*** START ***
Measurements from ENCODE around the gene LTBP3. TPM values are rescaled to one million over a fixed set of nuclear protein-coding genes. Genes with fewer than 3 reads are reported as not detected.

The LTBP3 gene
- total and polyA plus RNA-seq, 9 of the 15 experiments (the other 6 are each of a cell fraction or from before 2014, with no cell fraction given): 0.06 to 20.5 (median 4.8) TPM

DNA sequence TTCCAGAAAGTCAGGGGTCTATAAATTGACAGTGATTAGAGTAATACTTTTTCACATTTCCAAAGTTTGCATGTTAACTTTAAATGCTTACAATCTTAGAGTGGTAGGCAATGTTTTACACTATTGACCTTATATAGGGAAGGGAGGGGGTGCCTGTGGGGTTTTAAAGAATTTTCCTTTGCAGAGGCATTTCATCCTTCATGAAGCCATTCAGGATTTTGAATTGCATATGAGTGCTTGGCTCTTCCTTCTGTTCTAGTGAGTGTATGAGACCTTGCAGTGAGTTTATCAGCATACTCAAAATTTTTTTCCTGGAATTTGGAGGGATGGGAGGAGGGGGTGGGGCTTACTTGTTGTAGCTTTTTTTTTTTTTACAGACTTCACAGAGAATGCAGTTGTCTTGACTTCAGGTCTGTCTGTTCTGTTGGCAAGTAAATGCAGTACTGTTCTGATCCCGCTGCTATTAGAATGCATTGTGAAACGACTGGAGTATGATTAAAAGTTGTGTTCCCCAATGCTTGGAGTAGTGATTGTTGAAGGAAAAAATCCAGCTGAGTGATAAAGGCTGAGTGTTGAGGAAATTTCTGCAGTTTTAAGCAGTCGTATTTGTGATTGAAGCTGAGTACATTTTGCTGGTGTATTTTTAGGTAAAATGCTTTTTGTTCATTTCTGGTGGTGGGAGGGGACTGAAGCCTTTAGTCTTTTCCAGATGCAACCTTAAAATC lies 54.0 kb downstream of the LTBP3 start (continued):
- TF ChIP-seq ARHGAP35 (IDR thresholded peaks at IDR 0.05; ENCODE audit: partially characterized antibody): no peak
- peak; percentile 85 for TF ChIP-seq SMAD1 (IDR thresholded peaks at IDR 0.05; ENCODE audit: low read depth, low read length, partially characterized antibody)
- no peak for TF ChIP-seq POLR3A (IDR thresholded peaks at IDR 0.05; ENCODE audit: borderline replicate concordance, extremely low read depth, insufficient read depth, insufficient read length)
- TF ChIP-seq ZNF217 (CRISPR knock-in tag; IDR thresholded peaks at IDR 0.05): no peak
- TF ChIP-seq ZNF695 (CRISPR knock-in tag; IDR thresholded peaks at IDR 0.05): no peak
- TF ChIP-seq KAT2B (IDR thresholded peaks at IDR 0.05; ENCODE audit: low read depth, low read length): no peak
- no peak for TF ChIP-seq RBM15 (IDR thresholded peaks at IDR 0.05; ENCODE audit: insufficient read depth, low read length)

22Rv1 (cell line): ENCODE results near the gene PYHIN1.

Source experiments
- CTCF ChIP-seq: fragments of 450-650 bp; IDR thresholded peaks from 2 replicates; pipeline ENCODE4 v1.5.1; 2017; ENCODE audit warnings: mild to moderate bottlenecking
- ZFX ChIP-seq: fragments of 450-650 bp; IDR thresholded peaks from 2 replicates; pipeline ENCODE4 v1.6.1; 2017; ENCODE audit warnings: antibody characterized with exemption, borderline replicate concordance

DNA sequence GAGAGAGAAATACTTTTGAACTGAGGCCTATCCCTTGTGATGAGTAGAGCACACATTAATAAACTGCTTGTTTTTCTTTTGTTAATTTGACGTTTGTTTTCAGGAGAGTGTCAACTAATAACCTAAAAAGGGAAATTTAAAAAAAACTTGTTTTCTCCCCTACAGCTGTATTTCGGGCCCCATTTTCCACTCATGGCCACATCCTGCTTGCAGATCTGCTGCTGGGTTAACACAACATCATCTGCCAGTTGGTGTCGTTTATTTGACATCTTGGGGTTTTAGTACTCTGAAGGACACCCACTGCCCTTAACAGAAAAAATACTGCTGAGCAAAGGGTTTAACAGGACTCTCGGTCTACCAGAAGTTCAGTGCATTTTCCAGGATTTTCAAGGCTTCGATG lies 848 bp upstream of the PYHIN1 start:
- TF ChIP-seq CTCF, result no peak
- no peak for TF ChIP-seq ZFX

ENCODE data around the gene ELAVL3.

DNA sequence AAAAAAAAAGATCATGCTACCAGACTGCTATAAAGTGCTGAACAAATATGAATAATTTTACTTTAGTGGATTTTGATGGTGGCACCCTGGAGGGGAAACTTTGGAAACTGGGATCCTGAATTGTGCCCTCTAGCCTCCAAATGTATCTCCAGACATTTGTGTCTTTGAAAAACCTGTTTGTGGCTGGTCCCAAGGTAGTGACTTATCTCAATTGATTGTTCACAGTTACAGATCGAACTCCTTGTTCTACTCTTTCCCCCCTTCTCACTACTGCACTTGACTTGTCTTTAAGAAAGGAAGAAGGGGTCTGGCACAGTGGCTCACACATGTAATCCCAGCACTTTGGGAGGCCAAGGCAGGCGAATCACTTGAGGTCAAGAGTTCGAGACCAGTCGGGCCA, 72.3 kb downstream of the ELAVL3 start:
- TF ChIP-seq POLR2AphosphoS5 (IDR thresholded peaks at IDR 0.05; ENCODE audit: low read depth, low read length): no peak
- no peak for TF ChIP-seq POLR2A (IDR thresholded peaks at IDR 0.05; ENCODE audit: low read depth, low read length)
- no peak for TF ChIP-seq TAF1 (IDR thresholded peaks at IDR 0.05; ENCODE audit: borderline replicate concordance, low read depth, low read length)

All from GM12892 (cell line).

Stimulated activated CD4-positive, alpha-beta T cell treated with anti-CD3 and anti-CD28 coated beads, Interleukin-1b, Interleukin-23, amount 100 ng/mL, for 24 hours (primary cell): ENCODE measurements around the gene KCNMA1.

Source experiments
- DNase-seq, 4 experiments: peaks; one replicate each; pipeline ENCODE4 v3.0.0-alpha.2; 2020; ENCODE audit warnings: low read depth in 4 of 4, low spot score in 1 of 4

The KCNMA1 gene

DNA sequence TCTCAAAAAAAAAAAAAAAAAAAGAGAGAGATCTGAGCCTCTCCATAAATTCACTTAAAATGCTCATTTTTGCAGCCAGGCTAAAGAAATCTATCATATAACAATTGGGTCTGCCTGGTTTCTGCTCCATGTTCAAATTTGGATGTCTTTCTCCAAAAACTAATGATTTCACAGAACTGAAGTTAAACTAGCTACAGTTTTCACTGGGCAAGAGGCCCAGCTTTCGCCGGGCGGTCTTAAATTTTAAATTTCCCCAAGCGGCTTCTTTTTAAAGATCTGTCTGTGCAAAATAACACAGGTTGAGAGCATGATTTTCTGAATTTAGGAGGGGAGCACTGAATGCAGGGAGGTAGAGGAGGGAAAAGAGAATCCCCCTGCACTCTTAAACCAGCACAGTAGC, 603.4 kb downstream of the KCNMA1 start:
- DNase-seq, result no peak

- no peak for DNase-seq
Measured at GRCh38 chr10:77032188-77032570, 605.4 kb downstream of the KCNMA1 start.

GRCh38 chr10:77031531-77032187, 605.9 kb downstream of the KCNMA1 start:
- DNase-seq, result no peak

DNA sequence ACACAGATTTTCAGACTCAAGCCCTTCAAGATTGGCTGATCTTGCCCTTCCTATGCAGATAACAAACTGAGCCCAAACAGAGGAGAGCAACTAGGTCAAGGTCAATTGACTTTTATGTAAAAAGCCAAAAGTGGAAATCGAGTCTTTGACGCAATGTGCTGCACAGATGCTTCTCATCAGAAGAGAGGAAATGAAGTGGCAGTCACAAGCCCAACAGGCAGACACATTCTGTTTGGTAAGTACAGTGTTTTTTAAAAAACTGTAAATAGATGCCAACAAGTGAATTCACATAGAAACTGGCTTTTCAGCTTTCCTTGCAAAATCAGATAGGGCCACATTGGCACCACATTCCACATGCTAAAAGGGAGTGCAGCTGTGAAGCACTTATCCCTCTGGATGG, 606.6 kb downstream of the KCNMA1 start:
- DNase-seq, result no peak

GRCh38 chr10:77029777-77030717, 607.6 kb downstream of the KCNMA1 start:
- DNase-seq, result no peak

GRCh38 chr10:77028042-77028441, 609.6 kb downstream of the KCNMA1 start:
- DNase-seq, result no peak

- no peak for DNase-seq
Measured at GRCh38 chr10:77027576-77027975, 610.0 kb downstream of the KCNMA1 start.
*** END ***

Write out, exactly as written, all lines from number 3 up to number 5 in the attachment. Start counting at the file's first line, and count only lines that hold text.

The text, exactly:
- total and polyA plus RNA-seq, 9 of the 15 experiments (the other 6 are each of a cell fraction or from before 2014, with no cell fraction given): 0.06 to 20.5 (median 4.8) TPM

DNA sequence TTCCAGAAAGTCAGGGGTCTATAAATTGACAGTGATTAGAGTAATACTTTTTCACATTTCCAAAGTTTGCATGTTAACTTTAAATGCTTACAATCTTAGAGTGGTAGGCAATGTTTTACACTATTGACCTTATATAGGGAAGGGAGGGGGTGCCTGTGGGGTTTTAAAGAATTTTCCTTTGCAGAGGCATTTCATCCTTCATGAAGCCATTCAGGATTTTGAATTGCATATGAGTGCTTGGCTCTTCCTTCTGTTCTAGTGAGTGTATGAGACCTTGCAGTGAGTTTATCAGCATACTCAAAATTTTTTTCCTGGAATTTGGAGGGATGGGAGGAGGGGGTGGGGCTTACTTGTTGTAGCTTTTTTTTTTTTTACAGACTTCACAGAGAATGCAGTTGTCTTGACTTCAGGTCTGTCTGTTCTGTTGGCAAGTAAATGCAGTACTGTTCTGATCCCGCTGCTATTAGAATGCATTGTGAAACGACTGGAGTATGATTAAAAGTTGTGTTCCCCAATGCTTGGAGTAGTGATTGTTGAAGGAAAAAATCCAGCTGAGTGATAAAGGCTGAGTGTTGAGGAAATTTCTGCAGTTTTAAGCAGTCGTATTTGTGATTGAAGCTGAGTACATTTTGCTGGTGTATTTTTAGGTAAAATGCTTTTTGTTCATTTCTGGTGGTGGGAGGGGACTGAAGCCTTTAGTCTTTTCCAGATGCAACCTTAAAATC lies 54.0 kb downstream of the LTBP3 start (continued):
- TF ChIP-seq ARHGAP35 (IDR thresholded peaks at IDR 0.05; ENCODE audit: partially characterized antibody): no peak